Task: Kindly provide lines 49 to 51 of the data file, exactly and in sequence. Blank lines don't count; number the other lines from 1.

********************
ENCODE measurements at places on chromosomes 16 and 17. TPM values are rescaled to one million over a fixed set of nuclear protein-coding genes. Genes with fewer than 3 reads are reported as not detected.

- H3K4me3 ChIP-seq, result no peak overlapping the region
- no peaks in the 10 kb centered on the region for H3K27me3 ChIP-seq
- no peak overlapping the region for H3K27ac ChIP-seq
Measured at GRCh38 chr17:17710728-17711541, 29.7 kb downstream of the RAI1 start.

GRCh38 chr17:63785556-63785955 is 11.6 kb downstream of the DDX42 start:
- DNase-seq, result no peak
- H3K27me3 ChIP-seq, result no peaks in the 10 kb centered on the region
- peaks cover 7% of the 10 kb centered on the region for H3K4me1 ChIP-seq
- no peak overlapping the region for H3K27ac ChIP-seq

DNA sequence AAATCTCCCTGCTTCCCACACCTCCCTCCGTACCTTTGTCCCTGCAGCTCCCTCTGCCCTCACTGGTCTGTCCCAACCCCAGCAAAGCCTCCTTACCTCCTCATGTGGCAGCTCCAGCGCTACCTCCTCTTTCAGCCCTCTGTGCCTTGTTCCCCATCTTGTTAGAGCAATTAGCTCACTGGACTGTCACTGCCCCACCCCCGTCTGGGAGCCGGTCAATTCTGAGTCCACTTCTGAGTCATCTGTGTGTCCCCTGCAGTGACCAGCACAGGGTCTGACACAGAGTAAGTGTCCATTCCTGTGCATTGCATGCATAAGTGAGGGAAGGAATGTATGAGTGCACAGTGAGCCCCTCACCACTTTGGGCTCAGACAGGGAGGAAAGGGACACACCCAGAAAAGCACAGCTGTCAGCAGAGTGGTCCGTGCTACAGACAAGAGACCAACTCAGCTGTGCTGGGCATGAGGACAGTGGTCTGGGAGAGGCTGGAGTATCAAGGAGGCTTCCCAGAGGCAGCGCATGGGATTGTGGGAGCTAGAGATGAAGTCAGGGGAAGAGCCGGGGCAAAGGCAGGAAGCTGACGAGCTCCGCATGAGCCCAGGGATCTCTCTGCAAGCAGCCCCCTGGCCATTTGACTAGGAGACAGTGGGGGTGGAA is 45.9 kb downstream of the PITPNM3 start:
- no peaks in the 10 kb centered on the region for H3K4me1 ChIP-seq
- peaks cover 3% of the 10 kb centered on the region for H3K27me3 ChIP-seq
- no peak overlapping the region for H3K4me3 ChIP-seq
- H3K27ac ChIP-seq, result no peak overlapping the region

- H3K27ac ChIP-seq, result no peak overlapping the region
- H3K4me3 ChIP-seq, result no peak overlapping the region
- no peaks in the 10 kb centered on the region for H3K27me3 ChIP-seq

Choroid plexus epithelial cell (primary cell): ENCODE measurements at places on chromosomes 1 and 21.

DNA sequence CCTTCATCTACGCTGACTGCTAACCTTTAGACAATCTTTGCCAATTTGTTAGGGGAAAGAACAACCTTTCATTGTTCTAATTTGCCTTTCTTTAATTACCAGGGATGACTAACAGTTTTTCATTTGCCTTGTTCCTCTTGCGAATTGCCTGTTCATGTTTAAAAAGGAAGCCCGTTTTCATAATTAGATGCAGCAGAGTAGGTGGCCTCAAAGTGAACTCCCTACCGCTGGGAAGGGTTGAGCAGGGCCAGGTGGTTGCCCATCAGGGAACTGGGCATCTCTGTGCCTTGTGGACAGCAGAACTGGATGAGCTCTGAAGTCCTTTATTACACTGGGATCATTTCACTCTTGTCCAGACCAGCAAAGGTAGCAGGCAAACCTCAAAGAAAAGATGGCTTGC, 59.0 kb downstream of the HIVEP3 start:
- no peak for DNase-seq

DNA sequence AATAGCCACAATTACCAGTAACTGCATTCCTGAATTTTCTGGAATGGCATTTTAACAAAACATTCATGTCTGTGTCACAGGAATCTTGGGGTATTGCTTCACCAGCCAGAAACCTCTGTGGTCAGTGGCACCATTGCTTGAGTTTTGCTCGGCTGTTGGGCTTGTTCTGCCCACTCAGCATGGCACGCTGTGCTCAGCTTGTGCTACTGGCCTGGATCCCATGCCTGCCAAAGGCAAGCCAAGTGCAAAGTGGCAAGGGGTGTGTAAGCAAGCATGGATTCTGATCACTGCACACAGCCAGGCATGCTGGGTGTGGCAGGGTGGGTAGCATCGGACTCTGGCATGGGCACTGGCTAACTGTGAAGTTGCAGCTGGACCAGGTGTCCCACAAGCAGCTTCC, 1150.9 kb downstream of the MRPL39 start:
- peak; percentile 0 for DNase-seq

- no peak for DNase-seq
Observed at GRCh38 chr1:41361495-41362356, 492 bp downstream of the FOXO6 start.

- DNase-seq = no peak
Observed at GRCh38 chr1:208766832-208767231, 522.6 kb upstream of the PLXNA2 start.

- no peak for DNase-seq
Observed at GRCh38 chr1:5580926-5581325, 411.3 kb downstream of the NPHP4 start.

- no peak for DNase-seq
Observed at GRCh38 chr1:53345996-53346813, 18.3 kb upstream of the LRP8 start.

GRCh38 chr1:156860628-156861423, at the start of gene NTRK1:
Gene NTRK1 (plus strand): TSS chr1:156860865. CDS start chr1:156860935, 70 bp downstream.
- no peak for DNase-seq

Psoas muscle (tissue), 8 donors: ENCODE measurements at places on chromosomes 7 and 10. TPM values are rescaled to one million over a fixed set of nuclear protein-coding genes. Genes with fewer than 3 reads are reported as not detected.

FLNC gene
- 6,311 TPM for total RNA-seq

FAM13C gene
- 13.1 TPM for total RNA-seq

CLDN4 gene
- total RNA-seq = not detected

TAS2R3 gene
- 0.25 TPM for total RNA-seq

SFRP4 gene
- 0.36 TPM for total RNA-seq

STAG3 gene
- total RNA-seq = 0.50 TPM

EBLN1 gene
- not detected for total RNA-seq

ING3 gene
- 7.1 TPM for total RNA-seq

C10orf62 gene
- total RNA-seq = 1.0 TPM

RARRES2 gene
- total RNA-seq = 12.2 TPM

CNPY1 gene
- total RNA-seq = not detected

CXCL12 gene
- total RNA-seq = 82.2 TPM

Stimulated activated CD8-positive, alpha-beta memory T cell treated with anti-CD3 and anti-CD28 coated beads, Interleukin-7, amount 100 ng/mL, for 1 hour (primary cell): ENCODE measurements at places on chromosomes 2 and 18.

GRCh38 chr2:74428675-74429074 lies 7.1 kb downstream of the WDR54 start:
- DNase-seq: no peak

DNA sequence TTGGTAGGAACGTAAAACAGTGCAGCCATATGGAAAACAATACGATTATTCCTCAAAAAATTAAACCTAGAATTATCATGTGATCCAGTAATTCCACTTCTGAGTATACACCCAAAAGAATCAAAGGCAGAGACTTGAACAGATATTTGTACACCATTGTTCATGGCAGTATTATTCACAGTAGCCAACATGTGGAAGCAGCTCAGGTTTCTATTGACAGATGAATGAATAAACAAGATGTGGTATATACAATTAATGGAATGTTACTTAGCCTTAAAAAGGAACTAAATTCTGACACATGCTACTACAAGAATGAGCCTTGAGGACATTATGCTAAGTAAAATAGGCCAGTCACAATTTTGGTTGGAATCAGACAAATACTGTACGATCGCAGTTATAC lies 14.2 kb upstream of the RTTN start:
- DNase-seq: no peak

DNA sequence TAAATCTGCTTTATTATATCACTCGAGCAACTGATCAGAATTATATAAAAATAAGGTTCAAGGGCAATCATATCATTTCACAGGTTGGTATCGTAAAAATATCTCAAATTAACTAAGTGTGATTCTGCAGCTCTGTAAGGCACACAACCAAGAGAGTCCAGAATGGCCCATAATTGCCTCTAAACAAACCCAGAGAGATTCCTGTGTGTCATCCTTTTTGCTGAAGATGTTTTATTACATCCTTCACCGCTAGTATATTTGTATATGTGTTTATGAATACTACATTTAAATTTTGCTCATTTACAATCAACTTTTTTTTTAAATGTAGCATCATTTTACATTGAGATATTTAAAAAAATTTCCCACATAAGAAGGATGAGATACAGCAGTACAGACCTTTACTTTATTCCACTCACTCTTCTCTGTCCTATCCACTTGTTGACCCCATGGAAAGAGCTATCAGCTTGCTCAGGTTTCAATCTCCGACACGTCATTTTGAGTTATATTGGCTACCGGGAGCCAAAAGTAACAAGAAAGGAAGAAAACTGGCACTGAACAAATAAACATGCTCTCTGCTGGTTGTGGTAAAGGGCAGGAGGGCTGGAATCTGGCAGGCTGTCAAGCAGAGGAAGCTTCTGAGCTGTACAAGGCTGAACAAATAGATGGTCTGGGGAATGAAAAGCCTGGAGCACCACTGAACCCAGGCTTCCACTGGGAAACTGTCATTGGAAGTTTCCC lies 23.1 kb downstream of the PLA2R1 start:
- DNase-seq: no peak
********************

- not detected for total RNA-seq

ING3 gene
- 7.1 TPM for total RNA-seq